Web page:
WhatsApp Delays Rollout of New Privacy Tools After User Backlash
By Sebastian Herrera
WhatsApp is delaying a controversial update to its privacy
policy after backlash from some users over how it would share data
with Facebook Inc., which owns the popular messaging service.
The company, which has about two billion users, said they would
have until May 15 to review and accept the new policy, which is
when the data changes are set to go into effect. If users don't do
so by then, the app will eventually stop working for them, a
spokesman said. Previously, the deadline for accepting the changes
was Feb. 8, but WhatsApp said it would "go to people gradually to
review the policy at their own pace."
"We've heard from so many people how much confusion there is
around our recent update," a WhatsApp spokesman said. "There's been
a lot of misinformation causing concern and we want to help
everyone understand our principles and the facts."
WhatsApp said the new policy isn't set to expand its ability to
share data with Facebook and was instead oriented around allowing
businesses that interact with customers on WhatsApp to store those
conversations on Facebook servers. The changes were a key step in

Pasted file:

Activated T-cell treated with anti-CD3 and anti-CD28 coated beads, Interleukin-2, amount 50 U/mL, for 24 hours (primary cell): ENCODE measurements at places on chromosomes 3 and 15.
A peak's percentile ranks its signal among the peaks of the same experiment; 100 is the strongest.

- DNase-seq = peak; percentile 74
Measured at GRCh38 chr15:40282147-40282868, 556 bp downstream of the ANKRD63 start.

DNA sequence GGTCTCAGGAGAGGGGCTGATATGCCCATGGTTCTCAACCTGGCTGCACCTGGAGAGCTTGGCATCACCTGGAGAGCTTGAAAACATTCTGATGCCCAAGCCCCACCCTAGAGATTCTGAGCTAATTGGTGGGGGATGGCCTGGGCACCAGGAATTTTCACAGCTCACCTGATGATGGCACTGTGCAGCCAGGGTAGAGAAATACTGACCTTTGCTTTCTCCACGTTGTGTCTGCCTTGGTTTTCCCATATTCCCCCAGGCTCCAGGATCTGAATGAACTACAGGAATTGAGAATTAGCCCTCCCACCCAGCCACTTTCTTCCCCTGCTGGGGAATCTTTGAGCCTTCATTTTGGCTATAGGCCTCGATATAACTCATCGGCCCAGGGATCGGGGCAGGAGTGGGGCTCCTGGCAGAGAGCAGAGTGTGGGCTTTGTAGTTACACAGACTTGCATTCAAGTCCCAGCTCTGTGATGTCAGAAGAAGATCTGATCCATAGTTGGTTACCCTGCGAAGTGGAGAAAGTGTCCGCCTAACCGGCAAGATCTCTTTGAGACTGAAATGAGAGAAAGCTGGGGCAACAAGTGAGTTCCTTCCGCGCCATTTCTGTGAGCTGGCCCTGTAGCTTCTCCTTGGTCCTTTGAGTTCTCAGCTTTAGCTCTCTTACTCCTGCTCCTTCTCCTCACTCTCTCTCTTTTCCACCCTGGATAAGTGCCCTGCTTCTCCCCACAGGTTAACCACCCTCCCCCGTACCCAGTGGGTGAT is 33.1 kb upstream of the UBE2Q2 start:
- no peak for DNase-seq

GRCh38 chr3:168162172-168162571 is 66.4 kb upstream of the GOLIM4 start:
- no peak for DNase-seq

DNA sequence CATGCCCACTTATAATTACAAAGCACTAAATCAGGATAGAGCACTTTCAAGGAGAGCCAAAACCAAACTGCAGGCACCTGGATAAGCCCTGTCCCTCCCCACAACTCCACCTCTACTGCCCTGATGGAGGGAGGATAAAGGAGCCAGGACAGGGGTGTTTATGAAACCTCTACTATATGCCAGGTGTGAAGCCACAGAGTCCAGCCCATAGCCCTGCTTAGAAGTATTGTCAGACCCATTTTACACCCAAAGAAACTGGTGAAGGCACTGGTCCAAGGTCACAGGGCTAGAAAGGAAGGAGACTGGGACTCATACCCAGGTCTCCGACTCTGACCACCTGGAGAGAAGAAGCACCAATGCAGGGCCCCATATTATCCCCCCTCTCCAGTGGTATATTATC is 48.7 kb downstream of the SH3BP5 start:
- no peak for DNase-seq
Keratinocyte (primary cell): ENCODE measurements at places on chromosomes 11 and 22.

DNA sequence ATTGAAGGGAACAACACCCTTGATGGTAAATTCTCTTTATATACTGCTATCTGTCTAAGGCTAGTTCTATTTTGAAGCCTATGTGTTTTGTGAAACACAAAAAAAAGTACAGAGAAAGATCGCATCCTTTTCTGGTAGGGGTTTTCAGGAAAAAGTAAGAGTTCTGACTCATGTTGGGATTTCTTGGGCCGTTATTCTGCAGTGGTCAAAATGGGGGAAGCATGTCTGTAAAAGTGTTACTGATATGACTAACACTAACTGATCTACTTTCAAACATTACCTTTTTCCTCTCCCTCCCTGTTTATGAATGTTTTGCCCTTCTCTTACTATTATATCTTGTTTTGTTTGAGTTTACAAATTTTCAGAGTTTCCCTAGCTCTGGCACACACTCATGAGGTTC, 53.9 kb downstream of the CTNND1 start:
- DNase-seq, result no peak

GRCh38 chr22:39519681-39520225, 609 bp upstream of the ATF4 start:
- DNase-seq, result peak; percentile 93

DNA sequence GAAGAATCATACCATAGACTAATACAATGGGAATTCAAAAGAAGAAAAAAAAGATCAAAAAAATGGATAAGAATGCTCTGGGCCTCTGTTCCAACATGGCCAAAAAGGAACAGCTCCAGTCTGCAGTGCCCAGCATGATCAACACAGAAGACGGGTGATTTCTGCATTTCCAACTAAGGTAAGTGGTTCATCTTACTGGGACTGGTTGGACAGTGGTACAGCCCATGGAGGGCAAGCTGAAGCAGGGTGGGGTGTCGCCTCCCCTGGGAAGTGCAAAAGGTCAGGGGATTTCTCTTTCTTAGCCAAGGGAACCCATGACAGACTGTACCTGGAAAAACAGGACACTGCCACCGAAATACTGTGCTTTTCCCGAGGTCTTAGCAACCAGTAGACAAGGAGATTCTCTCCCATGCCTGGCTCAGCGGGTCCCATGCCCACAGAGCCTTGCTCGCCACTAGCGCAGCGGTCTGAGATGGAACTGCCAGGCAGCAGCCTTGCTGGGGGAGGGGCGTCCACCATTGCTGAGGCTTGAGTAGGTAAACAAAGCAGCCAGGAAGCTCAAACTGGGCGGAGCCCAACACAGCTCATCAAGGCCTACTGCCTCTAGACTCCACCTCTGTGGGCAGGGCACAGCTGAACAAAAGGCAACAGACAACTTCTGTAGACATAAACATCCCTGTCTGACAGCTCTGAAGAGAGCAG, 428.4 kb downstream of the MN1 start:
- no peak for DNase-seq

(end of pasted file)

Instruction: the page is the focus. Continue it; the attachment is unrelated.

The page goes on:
Facebook's plan to generate revenue with the app after many years
of struggling to do so. Businesses will also be able to store user
shopping activity on the servers.
WhatsApp messages will continue to be protected with end-to-end
encryption and neither WhatsApp nor Facebook can see the private
messages, keep logs of who users are calling or messaging, see a
shared location or share user contacts with Facebook, the company
Some data between the two companies has already been shared for
some time. Facebook is able to see which phone numbers are being
used in WhatsApp, how often the app is opened by users and their
Certain users expressed confusion and skepticism last week on
social media about the new policy and questioned whether the
changes would allow Facebook to access messages or other
information they previously believed was private.
While WhatsApp sought to clarify the policy this week,
explaining that its core promise of private, end-to-end encrypted
messaging would remain unchanged, many users began to look
Global WhatsApp downloads decreased by about 17% in the week
after its new policy announcement compared with the week before
across Apple and Google's app stores, according to app analytics
firm Sensor Tower Inc. Meanwhile, downloads of rival messaging app
Signal during the same period rose about 6000% and downloads of
Telegram, another service, more than doubled, according to Sensor
Write to Sebastian Herrera at Sebastian.Herrera@wsj.com
(END) Dow Jones Newswires
January 15, 2021 14:44 ET (19:44 GMT)
Copyright (c) 2021 Dow Jones & Company, Inc.